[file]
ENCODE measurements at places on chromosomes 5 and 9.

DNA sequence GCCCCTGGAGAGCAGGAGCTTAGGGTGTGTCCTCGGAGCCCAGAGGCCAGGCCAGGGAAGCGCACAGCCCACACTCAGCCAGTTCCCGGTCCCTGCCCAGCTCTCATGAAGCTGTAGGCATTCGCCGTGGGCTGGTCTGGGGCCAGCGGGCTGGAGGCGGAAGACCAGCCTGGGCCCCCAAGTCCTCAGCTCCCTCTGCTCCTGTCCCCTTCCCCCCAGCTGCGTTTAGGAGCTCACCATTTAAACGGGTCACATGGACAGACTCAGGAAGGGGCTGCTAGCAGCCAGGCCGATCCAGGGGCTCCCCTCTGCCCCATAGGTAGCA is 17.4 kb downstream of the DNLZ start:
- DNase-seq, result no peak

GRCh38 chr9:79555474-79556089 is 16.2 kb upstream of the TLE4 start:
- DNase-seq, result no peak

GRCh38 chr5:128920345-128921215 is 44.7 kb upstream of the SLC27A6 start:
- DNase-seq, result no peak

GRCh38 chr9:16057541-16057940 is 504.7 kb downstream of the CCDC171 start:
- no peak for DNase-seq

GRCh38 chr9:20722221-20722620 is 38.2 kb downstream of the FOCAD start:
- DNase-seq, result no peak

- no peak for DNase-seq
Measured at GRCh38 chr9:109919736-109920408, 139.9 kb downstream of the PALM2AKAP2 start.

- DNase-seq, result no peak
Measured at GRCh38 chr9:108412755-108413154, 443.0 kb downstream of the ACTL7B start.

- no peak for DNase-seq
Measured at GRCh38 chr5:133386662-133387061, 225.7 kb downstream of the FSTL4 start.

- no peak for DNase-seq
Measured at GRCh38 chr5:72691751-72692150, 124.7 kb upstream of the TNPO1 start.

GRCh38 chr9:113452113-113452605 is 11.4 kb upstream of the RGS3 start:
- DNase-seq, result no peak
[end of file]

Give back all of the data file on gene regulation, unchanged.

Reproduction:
ENCODE measurements at places on chromosomes 5 and 9.

DNA sequence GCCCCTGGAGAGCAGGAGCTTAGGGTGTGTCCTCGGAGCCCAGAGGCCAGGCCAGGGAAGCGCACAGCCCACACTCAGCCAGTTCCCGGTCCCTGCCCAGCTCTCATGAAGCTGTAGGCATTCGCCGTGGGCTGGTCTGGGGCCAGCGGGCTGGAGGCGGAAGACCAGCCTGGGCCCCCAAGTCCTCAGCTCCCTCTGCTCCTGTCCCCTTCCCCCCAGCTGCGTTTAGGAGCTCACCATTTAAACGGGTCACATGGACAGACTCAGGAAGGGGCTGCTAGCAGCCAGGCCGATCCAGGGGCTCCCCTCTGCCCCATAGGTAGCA is 17.4 kb downstream of the DNLZ start:
- DNase-seq, result no peak

GRCh38 chr9:79555474-79556089 is 16.2 kb upstream of the TLE4 start:
- DNase-seq, result no peak

GRCh38 chr5:128920345-128921215 is 44.7 kb upstream of the SLC27A6 start:
- DNase-seq, result no peak

GRCh38 chr9:16057541-16057940 is 504.7 kb downstream of the CCDC171 start:
- no peak for DNase-seq

GRCh38 chr9:20722221-20722620 is 38.2 kb downstream of the FOCAD start:
- DNase-seq, result no peak

- no peak for DNase-seq
Measured at GRCh38 chr9:109919736-109920408, 139.9 kb downstream of the PALM2AKAP2 start.

- DNase-seq, result no peak
Measured at GRCh38 chr9:108412755-108413154, 443.0 kb downstream of the ACTL7B start.

- no peak for DNase-seq
Measured at GRCh38 chr5:133386662-133387061, 225.7 kb downstream of the FSTL4 start.

- no peak for DNase-seq
Measured at GRCh38 chr5:72691751-72692150, 124.7 kb upstream of the TNPO1 start.

GRCh38 chr9:113452113-113452605 is 11.4 kb upstream of the RGS3 start:
- DNase-seq, result no peak